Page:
Tenchavez v Escaño Case Digest – L-19671, November 29, 1965

Tenchavez v Escaño Case Digest 15 SCRA 355 GR NO. L-19671

REYES, J.B.L., J.:

Facts

Vicenta Escaño, 27, exchanged marriage vows with Pastor Tenchavez, 32, on February 24, 1948, before a Catholic priest. The local civil registrar registered the marriage. However, they were unable to live together. Then they became estranged.

On October 22, 1950, Vicenta left for the United States.

Escaño filed for divorce against Tenchaves in the State of Nevada on the ground of “Extreme cruelty, entirely mental in character.” A decree of divorce was issued in open court by the said tribunal.

She married an American, lived with him in California, had several children with him and, on 1958, acquired American Citizenship.

On 30 July 1955, Tenchavez filed a complaint in the Court of First Instance of Cebu, and amended on 31 May 1956, against Vicenta F. Escaño and her parents. Also, they were charged of having dissuaded and discouraged Vicenta from joining her husband. Moreover, alienating her affections, and against the Roman Catholic Church, for having, through its Diocesan Tribunal, decreed the annulment of the marriage, and asked for legal separation and one million pesos in damages.

However, Vicenta’s parents denied that they had in any way influenced their daughter’s acts, and counterclaimed for moral damages.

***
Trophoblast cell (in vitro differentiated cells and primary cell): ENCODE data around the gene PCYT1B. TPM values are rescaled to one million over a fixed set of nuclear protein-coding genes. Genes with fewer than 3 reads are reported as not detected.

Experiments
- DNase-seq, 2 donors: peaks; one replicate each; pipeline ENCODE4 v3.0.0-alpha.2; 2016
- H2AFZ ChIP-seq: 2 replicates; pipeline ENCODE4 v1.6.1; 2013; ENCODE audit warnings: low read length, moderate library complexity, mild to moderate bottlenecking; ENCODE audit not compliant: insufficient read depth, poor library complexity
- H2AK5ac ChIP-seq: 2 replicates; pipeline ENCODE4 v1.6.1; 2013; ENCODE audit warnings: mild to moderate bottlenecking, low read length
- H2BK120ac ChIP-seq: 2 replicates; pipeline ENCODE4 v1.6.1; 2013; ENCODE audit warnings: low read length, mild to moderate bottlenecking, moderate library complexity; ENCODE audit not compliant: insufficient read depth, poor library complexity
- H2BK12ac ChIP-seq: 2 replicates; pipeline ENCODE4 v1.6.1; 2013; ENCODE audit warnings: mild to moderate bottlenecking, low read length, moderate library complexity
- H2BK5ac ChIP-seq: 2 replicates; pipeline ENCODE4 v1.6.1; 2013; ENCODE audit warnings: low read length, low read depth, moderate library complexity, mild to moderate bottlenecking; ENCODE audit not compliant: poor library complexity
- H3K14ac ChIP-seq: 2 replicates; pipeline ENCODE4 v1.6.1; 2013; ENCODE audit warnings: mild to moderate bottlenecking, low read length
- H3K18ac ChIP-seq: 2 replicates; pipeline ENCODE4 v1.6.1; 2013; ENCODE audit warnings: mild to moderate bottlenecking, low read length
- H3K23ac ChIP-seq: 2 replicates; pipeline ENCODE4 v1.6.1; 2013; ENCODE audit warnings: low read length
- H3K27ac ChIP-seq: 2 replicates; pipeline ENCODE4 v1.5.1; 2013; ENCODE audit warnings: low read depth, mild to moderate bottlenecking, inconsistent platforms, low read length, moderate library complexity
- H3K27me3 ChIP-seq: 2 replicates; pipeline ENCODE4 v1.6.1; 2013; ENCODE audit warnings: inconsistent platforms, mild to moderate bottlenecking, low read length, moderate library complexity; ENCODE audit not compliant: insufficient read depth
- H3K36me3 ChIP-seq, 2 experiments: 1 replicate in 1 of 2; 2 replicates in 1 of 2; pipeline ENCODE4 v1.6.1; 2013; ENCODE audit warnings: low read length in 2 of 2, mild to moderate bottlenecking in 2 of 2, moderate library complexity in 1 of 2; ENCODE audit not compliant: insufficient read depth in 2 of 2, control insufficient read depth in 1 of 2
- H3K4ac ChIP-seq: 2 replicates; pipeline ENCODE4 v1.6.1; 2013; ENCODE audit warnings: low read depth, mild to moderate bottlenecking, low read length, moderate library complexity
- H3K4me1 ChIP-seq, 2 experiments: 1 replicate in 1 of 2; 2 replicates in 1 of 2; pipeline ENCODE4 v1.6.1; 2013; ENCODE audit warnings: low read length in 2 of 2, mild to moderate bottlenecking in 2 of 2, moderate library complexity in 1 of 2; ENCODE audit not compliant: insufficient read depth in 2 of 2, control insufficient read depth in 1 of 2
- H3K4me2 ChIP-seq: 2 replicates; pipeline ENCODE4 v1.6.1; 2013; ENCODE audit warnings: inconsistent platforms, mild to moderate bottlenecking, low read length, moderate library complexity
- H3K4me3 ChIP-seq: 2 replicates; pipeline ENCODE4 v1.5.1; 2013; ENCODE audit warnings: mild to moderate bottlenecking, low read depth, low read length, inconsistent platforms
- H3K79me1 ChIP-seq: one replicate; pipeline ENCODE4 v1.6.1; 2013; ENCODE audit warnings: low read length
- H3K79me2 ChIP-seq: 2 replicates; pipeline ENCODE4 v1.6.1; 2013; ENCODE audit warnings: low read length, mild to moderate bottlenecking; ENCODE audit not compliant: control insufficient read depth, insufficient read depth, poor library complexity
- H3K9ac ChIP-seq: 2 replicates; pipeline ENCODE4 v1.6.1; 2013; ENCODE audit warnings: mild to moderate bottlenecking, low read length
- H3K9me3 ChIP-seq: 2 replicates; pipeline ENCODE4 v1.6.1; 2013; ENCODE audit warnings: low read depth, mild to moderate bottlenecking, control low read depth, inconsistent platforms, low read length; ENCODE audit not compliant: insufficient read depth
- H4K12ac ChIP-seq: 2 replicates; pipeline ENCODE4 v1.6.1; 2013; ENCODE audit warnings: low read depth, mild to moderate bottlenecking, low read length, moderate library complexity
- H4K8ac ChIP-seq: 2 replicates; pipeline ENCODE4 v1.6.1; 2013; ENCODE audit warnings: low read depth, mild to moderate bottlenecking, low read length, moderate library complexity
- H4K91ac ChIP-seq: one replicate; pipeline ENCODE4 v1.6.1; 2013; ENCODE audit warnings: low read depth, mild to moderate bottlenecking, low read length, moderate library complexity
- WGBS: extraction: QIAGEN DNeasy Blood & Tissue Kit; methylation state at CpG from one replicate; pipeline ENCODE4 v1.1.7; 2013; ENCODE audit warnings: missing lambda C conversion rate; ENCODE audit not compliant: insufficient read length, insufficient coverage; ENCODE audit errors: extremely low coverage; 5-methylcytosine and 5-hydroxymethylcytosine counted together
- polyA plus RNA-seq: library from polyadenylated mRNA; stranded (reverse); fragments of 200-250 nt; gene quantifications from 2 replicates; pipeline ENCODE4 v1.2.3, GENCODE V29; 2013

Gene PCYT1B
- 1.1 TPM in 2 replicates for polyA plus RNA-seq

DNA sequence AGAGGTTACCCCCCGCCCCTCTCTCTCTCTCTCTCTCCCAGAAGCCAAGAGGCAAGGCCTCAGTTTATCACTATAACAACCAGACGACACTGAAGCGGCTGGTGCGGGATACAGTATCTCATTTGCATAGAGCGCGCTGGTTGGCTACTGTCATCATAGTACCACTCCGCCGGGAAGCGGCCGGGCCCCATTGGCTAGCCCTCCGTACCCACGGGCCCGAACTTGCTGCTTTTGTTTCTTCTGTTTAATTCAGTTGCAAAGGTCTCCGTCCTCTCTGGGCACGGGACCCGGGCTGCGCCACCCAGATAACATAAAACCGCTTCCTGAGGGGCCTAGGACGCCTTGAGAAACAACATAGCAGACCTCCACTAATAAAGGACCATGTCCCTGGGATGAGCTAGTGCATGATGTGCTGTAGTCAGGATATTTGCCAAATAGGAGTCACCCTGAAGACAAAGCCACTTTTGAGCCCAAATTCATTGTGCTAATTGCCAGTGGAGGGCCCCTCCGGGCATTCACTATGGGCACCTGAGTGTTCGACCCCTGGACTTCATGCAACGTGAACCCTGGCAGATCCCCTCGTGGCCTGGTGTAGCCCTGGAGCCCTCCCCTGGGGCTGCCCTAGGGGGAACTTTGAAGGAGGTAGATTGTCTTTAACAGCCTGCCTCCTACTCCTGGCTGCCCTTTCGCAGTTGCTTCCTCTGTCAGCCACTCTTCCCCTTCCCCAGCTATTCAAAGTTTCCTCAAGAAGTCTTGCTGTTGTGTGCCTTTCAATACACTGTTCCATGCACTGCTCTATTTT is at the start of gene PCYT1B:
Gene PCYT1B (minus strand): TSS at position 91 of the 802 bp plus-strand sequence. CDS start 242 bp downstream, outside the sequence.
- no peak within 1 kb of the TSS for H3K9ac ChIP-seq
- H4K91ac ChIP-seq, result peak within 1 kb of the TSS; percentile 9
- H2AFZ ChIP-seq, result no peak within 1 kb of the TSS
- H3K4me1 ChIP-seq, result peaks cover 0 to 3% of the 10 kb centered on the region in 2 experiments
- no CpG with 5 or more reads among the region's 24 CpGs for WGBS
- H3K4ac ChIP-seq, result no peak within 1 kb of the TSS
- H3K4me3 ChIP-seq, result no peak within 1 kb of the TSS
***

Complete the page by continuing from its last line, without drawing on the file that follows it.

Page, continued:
Issue

Whether or not the divorce sought by Vicenta Escaño is valid and binding upon courts of the Philippines.

Ruling

No. Vicenta Escaño and Pastor Tenchavez’ marriage remain existent and undissolved under the Philippine Law.

Pursuant to Article 15 of the Civil Code, laws relating to family rights and duties, or to the status, condition and legal capacity of persons are binding upon citizens of the Philippines, even though living abroad.

The divorce and second marriage of Escaño are invalid under the Philippine law. The decree issued was invalid, since Escaño and Tenchavez were both Filipino citizens.

The acts of the wife in not complying with her wifely duties, deserting her husband without any justifiable cause and leaving for the United States in order to secure a decree of absolute divorce.

Moreover, getting married again are acts which constitute a willful infliction of injury upon the husband’s feelings in a manner contrary to morals, good customs or public policy, thus entitling Tenchavez to a decree of legal separation under our law on the basis of adultery.


Tenchavez v Escaño Case Digest 15 SCRA 355 GR NO. L-19671

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